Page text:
and a good pastor knows that, because of their personality type, certain of his flock are going to need certainty, re-assurance and clarity of teaching. Instead of. marginalizing them, he will provide clarity of teaching while still challenging them not to rely on propositional statements alone or to take refuge in the seeming security of doctrinal statements and “clear moral teaching.”
While it is important for the Pope to exhibit Jesus’ way of ministering in the world, it is also part of the Pope’s job to define and defend the faith, and for Catholics part of this experience of encountering Christ is a clear and unambiguous definition of historic faith and morals.
Pope Francis is fond of criticizing the Catholics who are rigid and bound by a legalistic approach, but in my experience these sorts of Catholics are few and far between. The vast majority of Catholics I work with are ordinary folks who are not stupid even if they are not theologically educated. They understand the need for clear teaching in doctrine and morals, but they also understand that life is complicated and the work of the church is to minister Christ’s love in complex situations.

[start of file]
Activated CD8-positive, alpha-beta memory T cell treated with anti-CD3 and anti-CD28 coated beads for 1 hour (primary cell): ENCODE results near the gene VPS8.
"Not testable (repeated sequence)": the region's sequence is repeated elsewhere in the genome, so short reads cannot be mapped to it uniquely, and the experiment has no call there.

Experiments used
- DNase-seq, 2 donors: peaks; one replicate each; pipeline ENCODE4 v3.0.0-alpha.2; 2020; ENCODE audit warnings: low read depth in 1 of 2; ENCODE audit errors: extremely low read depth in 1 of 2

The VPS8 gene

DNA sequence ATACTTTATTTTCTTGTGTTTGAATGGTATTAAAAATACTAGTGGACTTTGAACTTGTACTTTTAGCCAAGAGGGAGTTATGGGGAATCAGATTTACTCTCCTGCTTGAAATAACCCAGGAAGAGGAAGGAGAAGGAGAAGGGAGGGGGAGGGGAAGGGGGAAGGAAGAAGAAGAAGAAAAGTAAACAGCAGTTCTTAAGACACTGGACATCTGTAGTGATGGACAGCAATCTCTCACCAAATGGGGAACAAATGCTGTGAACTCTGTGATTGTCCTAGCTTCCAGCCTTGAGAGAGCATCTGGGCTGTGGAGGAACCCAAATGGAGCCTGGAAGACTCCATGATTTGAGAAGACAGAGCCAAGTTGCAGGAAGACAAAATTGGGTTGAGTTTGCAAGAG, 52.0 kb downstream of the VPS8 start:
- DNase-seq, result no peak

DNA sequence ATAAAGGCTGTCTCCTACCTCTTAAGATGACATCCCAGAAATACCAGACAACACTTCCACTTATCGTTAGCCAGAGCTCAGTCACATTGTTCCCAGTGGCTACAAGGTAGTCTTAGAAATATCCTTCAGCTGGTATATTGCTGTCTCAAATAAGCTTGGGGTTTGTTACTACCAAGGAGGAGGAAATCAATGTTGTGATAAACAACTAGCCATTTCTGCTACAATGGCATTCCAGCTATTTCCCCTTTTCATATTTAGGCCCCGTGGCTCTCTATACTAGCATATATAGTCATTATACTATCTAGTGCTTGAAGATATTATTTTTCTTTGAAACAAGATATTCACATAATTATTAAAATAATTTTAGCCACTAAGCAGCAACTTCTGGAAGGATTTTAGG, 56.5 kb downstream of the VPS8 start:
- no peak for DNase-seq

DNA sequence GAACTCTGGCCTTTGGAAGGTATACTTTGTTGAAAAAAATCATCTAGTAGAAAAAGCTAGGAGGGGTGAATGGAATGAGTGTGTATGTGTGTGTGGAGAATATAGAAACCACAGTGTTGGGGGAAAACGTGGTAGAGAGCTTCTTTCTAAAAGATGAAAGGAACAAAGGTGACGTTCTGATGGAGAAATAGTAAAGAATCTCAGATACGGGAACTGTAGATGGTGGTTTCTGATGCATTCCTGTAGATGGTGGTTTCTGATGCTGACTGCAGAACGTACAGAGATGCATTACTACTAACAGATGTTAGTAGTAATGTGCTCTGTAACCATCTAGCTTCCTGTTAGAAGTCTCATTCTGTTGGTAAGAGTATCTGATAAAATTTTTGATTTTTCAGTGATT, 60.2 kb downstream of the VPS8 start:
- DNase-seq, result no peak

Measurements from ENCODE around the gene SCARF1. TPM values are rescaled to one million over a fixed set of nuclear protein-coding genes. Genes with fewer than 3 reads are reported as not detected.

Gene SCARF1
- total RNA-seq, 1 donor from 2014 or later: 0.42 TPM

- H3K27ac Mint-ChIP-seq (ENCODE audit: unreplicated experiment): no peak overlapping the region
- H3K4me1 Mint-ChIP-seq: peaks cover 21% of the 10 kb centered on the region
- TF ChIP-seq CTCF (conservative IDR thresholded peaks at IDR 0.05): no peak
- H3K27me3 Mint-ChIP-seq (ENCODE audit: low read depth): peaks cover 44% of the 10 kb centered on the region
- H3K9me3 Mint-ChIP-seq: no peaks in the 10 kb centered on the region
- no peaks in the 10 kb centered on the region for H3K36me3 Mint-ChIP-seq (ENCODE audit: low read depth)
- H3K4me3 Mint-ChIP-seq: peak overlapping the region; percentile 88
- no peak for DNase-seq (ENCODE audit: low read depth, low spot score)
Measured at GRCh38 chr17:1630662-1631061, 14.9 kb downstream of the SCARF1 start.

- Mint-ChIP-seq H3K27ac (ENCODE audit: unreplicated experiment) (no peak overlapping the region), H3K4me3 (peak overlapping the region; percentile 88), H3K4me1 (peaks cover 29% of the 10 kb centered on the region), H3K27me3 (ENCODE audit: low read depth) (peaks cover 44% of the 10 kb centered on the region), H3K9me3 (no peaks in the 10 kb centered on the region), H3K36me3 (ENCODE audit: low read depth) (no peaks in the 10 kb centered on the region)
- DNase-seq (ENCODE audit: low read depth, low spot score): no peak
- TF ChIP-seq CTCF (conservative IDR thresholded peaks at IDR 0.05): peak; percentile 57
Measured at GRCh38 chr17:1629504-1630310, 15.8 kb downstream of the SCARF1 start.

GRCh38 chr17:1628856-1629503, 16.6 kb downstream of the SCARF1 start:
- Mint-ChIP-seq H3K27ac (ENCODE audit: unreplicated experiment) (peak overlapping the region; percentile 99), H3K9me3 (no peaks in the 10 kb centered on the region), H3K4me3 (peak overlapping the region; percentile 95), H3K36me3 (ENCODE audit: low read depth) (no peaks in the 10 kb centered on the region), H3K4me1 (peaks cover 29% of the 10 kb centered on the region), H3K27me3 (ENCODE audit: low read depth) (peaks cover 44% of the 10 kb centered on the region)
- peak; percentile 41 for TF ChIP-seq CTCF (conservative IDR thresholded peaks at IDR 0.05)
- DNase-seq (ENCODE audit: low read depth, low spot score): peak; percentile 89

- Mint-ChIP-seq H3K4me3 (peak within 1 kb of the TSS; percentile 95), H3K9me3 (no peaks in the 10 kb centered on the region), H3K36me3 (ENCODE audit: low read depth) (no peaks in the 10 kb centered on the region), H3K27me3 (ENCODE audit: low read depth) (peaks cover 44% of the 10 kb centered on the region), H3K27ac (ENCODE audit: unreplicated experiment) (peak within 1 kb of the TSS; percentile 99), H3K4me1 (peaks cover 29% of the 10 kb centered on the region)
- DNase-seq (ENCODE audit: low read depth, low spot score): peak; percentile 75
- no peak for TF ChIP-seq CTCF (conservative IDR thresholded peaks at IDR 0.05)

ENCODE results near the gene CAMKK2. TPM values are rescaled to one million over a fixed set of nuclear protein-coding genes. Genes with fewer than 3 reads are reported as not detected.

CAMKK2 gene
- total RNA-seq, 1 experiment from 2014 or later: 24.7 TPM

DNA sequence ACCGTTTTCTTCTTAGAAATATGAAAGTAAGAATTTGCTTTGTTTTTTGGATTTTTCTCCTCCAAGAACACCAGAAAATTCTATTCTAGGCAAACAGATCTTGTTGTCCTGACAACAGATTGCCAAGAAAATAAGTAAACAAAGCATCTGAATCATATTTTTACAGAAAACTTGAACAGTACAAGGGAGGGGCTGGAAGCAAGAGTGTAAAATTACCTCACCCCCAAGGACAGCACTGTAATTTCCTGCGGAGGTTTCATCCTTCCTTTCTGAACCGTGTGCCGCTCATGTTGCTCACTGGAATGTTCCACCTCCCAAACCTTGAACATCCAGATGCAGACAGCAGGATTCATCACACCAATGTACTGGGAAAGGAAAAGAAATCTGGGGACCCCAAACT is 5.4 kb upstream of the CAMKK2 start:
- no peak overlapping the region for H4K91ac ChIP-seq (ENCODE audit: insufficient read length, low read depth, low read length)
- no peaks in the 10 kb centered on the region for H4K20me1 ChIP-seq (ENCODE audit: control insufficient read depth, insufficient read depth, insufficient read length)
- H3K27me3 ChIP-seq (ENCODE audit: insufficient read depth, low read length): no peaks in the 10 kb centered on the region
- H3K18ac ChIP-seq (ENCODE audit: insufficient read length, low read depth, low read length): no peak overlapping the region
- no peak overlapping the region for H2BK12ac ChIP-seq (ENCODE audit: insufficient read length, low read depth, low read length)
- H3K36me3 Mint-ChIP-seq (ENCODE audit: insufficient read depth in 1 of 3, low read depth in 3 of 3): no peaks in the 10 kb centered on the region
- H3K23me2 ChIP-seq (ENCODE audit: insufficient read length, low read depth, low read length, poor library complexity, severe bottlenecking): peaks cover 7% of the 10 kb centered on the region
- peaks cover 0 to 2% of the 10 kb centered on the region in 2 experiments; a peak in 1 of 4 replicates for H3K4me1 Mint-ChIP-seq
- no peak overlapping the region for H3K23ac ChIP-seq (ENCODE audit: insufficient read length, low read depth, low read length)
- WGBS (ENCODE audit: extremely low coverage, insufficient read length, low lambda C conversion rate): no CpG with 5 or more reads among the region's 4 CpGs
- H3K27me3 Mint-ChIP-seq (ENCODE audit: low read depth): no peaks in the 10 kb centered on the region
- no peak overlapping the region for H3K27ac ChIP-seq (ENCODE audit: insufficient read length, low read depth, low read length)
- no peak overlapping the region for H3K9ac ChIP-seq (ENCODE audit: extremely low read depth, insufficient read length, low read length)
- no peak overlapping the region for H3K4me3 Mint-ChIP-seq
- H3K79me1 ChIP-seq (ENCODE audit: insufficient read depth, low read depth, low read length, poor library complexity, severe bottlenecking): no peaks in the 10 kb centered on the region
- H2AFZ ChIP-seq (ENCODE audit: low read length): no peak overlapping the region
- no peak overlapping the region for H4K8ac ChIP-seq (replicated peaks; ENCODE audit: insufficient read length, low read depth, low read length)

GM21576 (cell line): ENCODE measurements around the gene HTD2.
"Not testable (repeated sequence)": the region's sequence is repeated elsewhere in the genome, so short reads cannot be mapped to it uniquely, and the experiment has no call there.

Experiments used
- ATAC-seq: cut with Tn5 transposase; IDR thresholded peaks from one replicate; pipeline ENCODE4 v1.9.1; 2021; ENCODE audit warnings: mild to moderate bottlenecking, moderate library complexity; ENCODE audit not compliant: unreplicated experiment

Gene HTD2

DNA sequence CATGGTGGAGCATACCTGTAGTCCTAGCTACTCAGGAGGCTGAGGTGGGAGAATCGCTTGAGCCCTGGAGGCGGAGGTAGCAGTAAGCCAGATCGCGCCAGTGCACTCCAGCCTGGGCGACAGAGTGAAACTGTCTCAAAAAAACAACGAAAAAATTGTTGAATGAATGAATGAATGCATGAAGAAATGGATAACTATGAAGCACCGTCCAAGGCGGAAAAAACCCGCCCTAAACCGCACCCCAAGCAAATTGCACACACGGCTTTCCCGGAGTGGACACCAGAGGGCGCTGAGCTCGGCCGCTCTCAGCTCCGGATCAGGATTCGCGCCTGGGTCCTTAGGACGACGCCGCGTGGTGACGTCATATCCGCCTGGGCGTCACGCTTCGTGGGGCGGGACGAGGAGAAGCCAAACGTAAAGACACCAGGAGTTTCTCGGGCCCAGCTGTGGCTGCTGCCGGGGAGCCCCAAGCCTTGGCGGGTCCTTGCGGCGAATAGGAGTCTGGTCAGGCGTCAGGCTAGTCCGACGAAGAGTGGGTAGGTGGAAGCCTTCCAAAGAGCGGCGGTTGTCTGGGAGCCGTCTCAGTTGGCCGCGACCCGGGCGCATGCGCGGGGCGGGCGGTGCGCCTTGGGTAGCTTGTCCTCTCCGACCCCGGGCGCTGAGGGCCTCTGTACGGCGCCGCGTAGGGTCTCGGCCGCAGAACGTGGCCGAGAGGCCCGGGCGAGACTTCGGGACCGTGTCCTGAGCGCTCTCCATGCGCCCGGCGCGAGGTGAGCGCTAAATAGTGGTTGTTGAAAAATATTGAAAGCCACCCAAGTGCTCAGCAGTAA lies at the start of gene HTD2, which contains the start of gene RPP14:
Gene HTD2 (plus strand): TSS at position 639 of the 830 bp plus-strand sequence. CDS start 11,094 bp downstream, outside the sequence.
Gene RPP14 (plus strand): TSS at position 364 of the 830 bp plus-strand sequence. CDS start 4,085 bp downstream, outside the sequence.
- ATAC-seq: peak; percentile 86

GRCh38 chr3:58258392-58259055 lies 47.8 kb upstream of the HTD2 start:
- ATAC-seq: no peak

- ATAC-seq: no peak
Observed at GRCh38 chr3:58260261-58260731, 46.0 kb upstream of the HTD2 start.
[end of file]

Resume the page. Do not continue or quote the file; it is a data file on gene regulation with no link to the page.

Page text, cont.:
In fact, rather than the problem being an excess of legalistic, propositionally bound Catholics, in the USA the Catholic Church is besieged with the opposite problem. The majority of Catholics are poorly catechized and far from being bound by doctrine and moral teachings they are mostly ignorant of these things and what doctrine and moral teachings they have absorbed are largely ignored.
My own take on this, therefore, is that I understand the need for the “encounter with Christ” as opposed to a faith that is merely propositional, but I also believe that without a clear affirmation of the propositions of our faith, the “encounter with Christ” becomes no more than a subjective religious experience.
Both are needed, and an analogy I have often used is that of the vine and the trellis.
The vine is what matters. It is a living, growing, fruitful gift. A vine needs a trellis to grow and reach the sun and bear good fruit.
The vine is the faith–the encounter with Christ–the real experience and adventure of living the Christian life. The trellis is the doctrinal and moral propositions that support the vine, but the trellis, being a dead thing needs constant maintenance and repair if it is to support the vine.
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